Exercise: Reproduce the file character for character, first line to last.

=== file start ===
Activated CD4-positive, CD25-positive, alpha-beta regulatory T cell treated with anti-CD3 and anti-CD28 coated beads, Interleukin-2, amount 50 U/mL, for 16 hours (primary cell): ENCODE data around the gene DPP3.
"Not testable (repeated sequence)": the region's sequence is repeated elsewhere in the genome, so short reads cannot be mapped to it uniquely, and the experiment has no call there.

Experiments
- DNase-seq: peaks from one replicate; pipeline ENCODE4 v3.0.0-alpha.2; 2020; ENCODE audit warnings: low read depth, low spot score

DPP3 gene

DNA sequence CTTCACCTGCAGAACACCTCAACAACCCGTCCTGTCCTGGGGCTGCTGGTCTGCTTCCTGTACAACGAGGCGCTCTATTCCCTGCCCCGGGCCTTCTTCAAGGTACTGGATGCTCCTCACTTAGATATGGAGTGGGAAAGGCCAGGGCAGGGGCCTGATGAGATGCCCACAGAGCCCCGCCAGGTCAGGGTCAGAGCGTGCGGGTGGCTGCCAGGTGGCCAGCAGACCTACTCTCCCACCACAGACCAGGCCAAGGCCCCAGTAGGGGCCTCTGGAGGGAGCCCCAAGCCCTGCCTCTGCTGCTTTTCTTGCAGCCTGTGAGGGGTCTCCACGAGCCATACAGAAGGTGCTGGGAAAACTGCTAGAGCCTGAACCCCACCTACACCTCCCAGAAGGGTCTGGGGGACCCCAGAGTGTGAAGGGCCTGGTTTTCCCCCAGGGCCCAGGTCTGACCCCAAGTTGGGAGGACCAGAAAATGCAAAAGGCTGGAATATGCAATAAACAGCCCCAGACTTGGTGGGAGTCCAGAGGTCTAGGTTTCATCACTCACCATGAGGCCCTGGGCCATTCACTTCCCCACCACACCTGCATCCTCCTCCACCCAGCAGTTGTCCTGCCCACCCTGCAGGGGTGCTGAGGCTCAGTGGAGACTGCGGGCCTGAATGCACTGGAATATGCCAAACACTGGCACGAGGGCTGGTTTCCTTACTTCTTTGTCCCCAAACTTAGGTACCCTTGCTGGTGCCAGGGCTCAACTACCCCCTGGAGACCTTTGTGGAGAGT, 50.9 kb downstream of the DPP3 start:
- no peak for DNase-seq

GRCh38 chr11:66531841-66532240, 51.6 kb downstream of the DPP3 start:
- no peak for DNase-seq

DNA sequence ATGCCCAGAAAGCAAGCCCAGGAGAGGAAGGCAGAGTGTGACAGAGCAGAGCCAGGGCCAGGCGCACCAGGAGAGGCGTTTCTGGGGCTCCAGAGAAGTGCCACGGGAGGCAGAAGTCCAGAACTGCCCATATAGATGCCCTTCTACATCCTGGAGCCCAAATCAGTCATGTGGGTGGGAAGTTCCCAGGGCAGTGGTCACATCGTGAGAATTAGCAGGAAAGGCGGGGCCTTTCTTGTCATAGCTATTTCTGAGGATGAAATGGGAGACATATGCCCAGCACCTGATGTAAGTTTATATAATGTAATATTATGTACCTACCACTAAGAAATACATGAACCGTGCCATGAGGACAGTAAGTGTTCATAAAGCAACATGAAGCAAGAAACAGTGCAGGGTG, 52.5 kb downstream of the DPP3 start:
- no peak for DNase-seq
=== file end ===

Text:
Activated CD4-positive, CD25-positive, alpha-beta regulatory T cell treated with anti-CD3 and anti-CD28 coated beads, Interleukin-2, amount 50 U/mL, for 16 hours (primary cell): ENCODE data around the gene DPP3.
"Not testable (repeated sequence)": the region's sequence is repeated elsewhere in the genome, so short reads cannot be mapped to it uniquely, and the experiment has no call there.

Experiments
- DNase-seq: peaks from one replicate; pipeline ENCODE4 v3.0.0-alpha.2; 2020; ENCODE audit warnings: low read depth, low spot score

DPP3 gene

DNA sequence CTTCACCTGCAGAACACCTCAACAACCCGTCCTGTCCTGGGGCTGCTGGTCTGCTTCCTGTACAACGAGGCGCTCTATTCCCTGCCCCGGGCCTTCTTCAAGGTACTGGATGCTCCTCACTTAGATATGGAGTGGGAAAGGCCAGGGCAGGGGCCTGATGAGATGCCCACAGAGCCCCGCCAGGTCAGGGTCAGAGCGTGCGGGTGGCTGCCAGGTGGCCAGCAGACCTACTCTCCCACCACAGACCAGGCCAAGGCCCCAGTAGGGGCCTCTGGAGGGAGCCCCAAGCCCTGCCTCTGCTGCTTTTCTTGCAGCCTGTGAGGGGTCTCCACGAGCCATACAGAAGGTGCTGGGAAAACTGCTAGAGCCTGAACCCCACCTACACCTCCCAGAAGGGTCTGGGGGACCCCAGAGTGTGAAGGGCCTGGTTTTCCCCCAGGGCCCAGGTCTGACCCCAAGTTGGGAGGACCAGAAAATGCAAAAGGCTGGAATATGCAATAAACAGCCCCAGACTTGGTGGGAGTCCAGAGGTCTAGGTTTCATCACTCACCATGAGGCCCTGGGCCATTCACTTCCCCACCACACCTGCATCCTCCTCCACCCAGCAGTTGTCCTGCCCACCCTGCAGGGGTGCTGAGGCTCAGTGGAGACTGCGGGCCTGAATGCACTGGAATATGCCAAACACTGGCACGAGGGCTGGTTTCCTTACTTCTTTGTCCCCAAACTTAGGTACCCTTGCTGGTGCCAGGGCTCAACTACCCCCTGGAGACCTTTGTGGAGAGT, 50.9 kb downstream of the DPP3 start:
- no peak for DNase-seq

GRCh38 chr11:66531841-66532240, 51.6 kb downstream of the DPP3 start:
- no peak for DNase-seq

DNA sequence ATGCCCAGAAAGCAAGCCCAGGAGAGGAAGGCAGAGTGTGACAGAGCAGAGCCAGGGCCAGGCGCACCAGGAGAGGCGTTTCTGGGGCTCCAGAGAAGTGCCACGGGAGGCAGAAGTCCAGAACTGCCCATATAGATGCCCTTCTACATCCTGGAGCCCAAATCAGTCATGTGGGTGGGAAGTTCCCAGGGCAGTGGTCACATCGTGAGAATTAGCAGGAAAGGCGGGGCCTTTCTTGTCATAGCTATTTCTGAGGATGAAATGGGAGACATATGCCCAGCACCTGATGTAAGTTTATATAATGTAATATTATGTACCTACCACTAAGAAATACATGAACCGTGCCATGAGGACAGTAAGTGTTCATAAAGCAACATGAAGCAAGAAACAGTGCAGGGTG, 52.5 kb downstream of the DPP3 start:
- no peak for DNase-seq